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Louis Cousins Sr., one of the Norfolk 17, dies at age 76

Louis Cousins Sr. desegregated Maury High School at the age of 15. He passed away in San Antonio at the age of 76. One of his classmates had fond memories to share.

NORFOLK, Va. — Whenever Dr. Patricia Turner looks at the First Baptist Church class photo on her wall, she sees family.

She said another irreplaceable member passed on Friday.

"Louis, we used to call him the professor," Dr. Turner said. "Because, no matter what question was asked, Louis had an answer. He was always correct." 

Louis Cousins Sr. passed away on Jan. 17 at age 76. 

Cousins was just 15 when he made history with the Norfolk 17. The young group of African-American students desegregated Norfolk schools starting on February 2, 1959. He was the first African-American to desegregate Maury High School.

Teachers warned all of the students about what to expect.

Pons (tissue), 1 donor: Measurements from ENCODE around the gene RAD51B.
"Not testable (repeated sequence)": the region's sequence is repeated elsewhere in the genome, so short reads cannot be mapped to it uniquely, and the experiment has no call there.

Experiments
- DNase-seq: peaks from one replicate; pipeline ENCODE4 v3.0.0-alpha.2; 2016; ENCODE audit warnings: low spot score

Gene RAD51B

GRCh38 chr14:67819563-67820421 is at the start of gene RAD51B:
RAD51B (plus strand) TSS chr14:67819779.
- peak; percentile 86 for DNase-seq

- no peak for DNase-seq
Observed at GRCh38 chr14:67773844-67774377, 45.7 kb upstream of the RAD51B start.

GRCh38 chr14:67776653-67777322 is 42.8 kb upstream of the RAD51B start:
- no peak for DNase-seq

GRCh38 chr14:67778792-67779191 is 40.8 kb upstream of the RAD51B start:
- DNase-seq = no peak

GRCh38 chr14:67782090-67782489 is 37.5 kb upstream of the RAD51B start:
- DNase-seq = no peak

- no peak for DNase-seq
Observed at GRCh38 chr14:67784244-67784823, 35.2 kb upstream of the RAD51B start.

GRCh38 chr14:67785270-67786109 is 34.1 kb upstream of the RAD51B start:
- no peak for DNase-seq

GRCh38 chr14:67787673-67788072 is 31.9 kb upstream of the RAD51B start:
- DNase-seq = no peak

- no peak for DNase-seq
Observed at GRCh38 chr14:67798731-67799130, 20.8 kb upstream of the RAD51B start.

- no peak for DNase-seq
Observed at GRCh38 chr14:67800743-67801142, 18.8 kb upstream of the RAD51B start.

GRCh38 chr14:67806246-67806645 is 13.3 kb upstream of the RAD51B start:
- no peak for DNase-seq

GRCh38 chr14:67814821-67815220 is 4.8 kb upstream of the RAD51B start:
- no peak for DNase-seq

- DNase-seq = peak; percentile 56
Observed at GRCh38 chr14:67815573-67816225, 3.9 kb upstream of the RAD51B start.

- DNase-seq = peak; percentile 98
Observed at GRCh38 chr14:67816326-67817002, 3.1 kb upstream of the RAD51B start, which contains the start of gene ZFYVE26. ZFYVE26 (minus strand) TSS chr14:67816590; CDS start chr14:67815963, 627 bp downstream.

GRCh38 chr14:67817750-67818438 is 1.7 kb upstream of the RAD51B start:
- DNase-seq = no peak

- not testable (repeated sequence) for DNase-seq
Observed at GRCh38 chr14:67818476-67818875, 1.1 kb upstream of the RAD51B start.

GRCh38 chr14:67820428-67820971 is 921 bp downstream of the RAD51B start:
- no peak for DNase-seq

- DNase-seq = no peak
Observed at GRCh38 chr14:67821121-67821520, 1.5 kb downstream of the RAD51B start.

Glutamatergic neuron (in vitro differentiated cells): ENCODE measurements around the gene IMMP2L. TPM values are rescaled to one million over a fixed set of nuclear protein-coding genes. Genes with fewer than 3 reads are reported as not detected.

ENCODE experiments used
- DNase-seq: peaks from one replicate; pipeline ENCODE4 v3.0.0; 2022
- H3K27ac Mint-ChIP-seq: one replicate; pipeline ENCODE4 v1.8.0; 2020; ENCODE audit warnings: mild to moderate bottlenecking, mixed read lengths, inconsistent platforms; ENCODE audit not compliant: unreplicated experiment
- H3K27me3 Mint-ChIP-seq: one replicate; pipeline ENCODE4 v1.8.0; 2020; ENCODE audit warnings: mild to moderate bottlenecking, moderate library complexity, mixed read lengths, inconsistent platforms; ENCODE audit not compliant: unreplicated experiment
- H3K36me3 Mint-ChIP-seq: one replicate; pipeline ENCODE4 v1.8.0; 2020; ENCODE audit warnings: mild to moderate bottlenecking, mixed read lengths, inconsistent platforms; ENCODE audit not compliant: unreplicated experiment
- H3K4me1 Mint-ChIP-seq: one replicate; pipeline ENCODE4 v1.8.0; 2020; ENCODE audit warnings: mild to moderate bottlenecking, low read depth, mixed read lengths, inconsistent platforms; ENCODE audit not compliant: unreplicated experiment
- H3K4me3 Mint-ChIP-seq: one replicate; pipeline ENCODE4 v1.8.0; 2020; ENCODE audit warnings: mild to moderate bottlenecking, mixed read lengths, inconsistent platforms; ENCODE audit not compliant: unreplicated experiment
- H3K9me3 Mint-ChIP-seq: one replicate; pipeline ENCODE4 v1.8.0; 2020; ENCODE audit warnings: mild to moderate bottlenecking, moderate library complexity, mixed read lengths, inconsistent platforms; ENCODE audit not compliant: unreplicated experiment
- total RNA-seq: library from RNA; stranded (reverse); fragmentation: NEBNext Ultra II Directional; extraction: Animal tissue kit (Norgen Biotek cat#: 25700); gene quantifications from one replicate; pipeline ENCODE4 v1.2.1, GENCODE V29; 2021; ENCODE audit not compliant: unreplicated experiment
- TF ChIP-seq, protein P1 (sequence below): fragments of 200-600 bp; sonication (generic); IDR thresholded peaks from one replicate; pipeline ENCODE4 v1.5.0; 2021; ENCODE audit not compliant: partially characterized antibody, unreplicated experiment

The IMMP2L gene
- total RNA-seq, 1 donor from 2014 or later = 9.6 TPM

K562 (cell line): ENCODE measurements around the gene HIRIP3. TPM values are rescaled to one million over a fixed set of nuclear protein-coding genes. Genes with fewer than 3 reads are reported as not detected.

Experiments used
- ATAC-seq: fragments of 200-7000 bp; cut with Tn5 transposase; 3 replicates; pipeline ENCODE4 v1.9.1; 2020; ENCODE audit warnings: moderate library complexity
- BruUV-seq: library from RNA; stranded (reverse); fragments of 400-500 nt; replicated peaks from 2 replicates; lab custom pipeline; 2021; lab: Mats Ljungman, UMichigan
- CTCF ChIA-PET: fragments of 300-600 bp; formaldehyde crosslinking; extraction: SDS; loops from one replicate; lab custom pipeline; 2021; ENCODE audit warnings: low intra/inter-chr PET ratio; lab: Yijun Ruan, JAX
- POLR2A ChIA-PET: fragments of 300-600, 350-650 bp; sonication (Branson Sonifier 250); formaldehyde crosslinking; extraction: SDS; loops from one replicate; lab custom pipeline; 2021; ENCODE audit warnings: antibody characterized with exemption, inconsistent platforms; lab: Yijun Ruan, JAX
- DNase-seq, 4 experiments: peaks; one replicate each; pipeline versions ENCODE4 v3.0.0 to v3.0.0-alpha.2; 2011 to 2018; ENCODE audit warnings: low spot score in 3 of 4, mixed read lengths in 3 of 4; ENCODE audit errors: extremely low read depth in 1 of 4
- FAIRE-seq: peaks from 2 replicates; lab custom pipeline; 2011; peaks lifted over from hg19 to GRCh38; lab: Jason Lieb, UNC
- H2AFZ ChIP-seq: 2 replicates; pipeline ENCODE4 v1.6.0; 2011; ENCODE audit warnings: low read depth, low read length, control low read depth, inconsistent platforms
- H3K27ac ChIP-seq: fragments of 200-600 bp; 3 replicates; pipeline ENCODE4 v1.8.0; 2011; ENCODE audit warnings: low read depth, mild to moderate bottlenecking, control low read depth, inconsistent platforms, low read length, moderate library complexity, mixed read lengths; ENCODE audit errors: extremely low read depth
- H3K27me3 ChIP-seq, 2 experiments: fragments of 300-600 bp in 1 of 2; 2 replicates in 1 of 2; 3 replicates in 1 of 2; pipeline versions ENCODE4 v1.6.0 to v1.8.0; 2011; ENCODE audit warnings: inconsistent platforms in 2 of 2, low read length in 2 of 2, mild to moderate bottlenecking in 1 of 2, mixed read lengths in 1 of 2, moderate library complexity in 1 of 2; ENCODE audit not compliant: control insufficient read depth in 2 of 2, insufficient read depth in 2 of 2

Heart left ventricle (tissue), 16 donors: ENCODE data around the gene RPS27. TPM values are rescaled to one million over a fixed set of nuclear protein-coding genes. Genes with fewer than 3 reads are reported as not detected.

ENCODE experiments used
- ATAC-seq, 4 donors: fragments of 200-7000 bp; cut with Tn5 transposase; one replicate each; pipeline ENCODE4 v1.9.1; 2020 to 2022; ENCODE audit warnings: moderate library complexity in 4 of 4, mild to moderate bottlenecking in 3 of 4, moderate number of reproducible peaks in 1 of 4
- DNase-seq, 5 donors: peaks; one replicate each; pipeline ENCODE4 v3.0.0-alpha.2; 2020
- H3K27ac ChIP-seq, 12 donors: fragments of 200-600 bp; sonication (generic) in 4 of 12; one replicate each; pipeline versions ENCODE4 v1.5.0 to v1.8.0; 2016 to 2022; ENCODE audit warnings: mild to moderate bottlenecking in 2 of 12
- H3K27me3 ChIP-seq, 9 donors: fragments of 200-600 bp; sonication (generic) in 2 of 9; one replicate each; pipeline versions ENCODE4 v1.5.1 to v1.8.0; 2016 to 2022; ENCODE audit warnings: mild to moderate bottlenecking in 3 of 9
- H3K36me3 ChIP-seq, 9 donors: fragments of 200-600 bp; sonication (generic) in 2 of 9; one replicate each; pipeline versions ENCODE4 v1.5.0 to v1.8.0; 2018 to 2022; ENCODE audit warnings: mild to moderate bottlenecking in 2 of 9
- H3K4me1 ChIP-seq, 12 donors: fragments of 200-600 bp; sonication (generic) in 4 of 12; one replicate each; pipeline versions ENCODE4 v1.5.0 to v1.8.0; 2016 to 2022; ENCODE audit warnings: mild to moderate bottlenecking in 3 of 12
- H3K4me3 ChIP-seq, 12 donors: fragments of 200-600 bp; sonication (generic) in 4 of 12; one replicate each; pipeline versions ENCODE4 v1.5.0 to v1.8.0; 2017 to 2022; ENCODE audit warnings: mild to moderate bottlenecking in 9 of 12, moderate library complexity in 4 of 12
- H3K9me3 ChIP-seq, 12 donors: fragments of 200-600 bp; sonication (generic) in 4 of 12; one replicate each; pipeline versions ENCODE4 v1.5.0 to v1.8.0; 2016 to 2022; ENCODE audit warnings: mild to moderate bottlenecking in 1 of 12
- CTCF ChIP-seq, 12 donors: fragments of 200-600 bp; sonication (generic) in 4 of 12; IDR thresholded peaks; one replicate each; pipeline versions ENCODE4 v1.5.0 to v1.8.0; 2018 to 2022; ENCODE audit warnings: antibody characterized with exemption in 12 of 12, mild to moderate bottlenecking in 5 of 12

"Ignore someone spitting in your face, someone knocking you down the steps, someone throwing something at you," Dr. Turner remembered. "Whatever happened, we were told to hold our heads up."

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Dr. Turner was sent to Norview Middle School. She was the only black student there, while Cousins was the only one at Maury. She recalled the pain, but said each student who was a part of Norfolk 17 had a job to do.

"God chose us to help bring the world together,” Dr. Turner said. “So, I know he was hurt because he was alone. Yet, he was proud because he was Louis."

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All 17 graduated and most even went on to get their Master's degrees. But, Dr. Turner said Louis was always the one to beat.

"I do believe Louis could have passed college, that is just how smart he was,” Dr. Turner said.

Cousins went on to join the Air Force, and have a family and settle down in San Antonio. However, all 17 stayed close.

"We share a life, we share something that no one else can share,” Dr. Turner said.

The day the class met, Dr. Turner said her heart split into 17 pieces. Now, eight of those pieces are gone.

"There are only nine pieces left,” Dr. Turner said. “I know when they are gone, I too will be gone."

That pain is mixed with joy when she sees how her class paved the way for generations of students. She hopes the Norfolk 17 are never forgotten.

"We didn't go through it for whites, we didn't go through it for blacks,” Dr. Turner said. “We went through it for everyone, because a person is a person, no matter the color of their skin."